Where to start? The League of Women Voters provided the links I’ve copied below. They make it easy to see the candidate forums the League has held. Watching them as videos is a great way to shorten your study time by using the option to skip around and re-play as needed. I plan to watch and comment on several of these videos over the next few weeks, but don’t wait for me. Watch them. Then talk with friends and neighbors about your impressions. If you wonder which City Council District you live in check out or, for the broader map view, click here.

Recently, the League of Women Voters sponsored the 2019 Primary Candidates Forum (June 25th and 27th) and we wanted to share with the full membership opportunities to watch the activity.


Spokane Mayor

Spokane City Council President

Spokane City Council District #1, Position #1 Northeast Spokane

Spokane City Council District #2, Position #1 South Spokane

Spokane City Council District #3, Position #1 West Spokane

Spokane School District #81 School Board

Television  (This links to CityCable5’s schedule

Spokane LWV Website (under What’s New  

Keep to the high ground,


*The City of Spokane has had a “Strong Mayor” form of government since 2000, a governance structure similar to state and federal governments with an executive and legislative branch. Here’s the link to the current City of Spokane city council roster. It also shows a map of the districts.

The City of Spokane Valley’s governance structure is “Council Manager” with the Mayor essentially the chairman of the council. In Spokane Valley three of the seven city council positions are at stake in this year’s election. Here’s the roster of current officials in Spokane Valley.

Amash Defection

Dear Group,

Yesterday, July 4th, I displayed the flag that once draped my father’s casket. I am proud of his service in the “Great War,” World War I, the war once called the “war to end all wars.” I displayed my father’s casket flag on July 4th with a sense of sadness, knowing that in Washington, D.C., Donald Trump would stand in front of the Lincoln Memorial and hijack the celebration of Independence Day as another cheap campaign rally, probably to rail yet again against the immigrants who built this country as he winks and nods to the racists and white supremacists on whose support he depends.

Earlier this week our attention was focused on a government report of squalid conditions in Trump’s immigrant concentration camps at the southern border and of the mindset Trump’s leadership encourages among a significant subset of the Border Patrol

Amid the endless Trump-induced uproar there is something you understandably might have missed. It offers me a ray of hope while Trump prances on the steps of the Lincoln Memorial. The July 4th edition of the Washington Post carried what was labelled an opinion piece by Justin Amash entitled, “Our politics is in a partisan death spiral. That’s why I’m leaving the GOP.” Until July 4 and this announcement Justin Amash was the Republican representing Michigan’s 3rd Congressional District in the U.S. House. Predictably, Fox News wasted no time in adding spin critical of Amash’s decision. There was a warning: a month ago Justin Amash made news when he stated that Trump “engaged in impeachable conduct,” asserting few members of Congress had actually the Mueller report and if they had read it, instead of taking their cue from Trump and Barr, they would draw the same conclusion. (If you are not confronted by a paywall, I strongly encourage you to read Jennifer Rubin’s opinion “Why Justin Amash stands alone” from the May 19 WaPost. McMorris Rodgers should read and ponder both Rubin and Amash.)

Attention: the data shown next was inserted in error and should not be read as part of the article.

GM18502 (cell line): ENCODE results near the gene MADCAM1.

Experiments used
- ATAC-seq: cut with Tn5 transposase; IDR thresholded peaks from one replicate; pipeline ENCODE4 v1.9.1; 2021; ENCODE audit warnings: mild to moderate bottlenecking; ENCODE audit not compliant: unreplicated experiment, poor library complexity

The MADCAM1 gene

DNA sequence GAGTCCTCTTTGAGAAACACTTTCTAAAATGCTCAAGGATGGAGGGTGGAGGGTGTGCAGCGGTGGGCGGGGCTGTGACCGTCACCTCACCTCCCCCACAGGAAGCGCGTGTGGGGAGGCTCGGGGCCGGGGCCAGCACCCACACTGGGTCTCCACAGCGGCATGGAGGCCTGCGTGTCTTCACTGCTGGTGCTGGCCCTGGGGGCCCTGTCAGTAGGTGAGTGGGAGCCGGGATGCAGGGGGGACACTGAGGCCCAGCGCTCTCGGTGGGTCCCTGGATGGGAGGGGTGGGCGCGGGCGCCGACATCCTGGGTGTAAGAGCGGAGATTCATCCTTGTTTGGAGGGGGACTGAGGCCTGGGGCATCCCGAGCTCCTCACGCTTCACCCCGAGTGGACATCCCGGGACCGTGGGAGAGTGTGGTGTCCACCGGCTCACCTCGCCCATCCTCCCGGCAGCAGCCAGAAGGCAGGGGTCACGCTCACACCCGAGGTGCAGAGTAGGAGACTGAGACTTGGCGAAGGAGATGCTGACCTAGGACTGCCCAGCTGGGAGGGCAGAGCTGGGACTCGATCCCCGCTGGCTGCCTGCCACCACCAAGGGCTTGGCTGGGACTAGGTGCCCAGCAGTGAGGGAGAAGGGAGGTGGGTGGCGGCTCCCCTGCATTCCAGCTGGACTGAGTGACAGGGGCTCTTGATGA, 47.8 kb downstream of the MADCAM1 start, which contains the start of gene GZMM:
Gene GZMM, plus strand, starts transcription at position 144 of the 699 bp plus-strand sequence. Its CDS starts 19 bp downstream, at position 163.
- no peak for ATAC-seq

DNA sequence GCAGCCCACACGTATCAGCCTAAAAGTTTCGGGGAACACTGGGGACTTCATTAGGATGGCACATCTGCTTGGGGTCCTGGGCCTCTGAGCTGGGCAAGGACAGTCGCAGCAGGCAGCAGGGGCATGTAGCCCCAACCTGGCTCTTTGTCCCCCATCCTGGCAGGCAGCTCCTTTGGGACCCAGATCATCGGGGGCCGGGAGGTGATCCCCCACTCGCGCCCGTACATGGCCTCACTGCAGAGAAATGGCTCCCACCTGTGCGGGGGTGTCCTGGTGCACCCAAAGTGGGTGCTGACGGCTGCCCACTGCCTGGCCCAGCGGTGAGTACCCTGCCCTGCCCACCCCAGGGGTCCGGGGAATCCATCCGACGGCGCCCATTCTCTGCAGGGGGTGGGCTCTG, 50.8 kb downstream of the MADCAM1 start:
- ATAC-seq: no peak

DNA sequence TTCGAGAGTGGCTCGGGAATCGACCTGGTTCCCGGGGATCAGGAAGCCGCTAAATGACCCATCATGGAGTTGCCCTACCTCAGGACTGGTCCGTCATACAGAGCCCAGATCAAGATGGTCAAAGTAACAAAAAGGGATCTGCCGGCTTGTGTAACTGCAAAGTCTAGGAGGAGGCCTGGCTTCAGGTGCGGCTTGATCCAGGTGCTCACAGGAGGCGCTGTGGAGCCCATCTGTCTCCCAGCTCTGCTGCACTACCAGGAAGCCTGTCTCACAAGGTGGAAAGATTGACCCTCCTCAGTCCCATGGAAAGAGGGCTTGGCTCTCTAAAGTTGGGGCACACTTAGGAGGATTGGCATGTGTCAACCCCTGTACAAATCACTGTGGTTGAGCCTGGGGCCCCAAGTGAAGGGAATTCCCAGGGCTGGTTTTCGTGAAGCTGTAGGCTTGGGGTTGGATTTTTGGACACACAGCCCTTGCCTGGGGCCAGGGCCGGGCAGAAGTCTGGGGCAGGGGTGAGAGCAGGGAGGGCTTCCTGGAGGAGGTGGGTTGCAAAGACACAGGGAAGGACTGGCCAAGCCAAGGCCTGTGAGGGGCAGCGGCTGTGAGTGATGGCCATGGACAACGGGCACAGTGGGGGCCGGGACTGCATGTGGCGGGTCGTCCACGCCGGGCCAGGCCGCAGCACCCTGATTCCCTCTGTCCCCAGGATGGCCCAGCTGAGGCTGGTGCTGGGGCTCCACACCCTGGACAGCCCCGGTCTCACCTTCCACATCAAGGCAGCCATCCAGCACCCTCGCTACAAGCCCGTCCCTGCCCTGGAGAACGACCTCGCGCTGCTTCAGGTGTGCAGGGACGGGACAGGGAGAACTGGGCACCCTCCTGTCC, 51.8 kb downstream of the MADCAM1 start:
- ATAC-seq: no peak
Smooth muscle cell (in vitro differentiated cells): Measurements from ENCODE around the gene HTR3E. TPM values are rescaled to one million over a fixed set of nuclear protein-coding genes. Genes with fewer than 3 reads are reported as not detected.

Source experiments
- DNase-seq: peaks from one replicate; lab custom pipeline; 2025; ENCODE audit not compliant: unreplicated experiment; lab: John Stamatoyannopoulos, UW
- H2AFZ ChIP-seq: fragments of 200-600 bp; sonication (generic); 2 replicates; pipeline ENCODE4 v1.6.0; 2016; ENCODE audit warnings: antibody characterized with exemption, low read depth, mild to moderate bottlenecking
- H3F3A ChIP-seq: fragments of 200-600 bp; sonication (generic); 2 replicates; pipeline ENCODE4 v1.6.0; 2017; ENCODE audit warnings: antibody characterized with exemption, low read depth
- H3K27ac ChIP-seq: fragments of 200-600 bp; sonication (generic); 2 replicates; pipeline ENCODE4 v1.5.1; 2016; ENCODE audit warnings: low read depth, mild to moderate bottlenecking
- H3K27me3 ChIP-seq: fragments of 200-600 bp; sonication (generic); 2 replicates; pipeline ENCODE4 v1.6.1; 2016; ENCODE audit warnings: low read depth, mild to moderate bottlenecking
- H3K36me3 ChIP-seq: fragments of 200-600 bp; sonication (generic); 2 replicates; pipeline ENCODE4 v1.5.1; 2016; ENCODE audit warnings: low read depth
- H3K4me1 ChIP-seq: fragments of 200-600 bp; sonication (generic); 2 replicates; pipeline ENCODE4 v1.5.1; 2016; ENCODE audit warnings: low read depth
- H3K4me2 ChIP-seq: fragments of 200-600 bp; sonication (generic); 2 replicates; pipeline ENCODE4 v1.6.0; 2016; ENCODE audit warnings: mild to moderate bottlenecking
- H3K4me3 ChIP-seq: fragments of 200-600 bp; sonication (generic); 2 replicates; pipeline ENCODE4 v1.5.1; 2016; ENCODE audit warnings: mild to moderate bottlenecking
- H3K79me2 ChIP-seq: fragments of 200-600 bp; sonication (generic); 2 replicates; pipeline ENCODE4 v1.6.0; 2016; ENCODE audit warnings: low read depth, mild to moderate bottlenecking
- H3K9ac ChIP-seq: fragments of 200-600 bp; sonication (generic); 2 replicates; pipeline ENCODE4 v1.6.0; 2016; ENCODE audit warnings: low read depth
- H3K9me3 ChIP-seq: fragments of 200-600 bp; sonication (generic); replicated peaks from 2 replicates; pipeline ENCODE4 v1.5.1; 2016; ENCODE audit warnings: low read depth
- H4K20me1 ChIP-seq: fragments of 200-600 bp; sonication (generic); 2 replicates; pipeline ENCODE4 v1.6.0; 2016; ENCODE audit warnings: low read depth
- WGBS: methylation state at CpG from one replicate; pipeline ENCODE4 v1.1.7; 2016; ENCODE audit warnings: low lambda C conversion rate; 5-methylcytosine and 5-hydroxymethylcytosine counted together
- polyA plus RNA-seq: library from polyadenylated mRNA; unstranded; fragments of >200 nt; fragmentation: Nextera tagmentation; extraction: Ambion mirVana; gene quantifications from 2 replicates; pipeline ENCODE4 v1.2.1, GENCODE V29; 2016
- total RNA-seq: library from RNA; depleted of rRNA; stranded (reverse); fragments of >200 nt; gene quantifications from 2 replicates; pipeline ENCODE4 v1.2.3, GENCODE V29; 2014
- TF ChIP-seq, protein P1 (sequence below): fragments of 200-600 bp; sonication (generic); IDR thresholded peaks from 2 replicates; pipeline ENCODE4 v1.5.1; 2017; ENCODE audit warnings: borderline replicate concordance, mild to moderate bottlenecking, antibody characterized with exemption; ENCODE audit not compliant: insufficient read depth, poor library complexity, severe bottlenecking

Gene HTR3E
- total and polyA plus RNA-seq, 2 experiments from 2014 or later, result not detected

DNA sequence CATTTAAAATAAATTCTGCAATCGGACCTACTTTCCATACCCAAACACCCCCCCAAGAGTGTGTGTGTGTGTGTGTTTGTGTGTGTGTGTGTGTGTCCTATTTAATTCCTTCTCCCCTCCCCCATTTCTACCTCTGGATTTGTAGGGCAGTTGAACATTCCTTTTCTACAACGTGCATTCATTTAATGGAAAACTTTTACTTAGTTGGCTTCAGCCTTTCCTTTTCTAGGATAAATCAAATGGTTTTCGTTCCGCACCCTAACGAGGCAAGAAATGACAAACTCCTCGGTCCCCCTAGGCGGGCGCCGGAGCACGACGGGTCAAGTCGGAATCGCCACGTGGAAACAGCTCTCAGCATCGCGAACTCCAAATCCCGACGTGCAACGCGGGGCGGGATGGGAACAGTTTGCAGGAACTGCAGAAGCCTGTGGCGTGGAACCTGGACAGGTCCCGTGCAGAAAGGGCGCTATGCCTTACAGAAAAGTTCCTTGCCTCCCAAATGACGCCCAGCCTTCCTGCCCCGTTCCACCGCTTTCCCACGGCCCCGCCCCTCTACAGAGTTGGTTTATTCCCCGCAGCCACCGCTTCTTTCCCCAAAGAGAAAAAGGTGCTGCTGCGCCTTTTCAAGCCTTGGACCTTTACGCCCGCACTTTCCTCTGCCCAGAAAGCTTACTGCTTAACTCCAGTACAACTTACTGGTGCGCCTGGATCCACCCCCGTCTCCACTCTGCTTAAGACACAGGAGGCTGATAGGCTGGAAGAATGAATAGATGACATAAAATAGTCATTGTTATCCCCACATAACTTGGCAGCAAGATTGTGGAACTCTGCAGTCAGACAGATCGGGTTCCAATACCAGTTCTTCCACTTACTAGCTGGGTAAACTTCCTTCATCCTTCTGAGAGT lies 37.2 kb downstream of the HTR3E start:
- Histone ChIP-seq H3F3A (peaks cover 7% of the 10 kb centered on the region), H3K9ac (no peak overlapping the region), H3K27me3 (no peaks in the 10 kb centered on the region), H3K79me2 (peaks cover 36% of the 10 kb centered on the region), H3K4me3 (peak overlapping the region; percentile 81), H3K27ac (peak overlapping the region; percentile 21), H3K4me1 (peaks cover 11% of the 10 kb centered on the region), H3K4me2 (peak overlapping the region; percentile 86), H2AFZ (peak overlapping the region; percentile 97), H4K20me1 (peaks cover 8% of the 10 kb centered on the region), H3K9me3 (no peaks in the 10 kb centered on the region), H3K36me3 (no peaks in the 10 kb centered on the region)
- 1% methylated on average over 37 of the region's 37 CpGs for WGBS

This is a good read in contemplation of Fourth of July we just passed and what it should mean. [The bolding in the quoted article below is mine.]

Justin Amash: Our politics is in a partisan death spiral. That’s why I’m leaving the GOP.

When my dad was 16, America welcomed him as a Palestinian refugee. It wasn’t easy moving to a new country, but it was the greatest blessing of his life.

Throughout my childhood, my dad would remind my brothers and me of the challenges he faced before coming here and how fortunate we were to be Americans. In this country, he told us, everyone has an opportunity to succeed regardless of background.

Growing up, I thought a lot about the brilliance of America. Our country’s founders established a constitutional republic uniquely dedicated to securing the rights of the people. In fact, they designed a political system so ordered around liberty that, in succeeding generations, the Constitution itself would strike back against the biases and blind spots of its authors.

My parents, both immigrants, were Republicans. I supported Republican candidates throughout my early adult life and then successfully ran for office as a Republican. The Republican Party, I believed, stood for limited government, economic freedom and individual liberty — principles that had made the American Dream possible for my family.

In recent years, though, I’ve become disenchanted with party politics and frightened by what I see from it. The two-party system has evolved into an existential threat to American principles and institutions.

George Washington was so concerned as he watched political parties take shape in America that he dedicated much of his farewell address to warning that partisanship, although “inseparable from our nature,” was the people’s “worst enemy.” He observed that it was “the interest and duty of a wise people to discourage and restrain it.”

Washington said of partisanship, in one of America’s most prescient addresses: “The disorders and miseries which result gradually incline the minds of men to seek security and repose in the absolute power of an individual; and sooner or later the chief of some prevailing faction, more able or more fortunate than his competitors, turns this disposition to the purposes of his own elevation, on the ruins of public liberty. …

“It serves always to distract the public councils and enfeeble the public administration. It agitates the community with ill-founded jealousies and false alarms, kindles the animosity of one part against another, foments occasionally riot and insurrection. It opens the door to foreign influence and corruption, which finds a facilitated access to the government itself through the channels of party passions. Thus the policy and the will of one country are subjected to the policy and will of another.”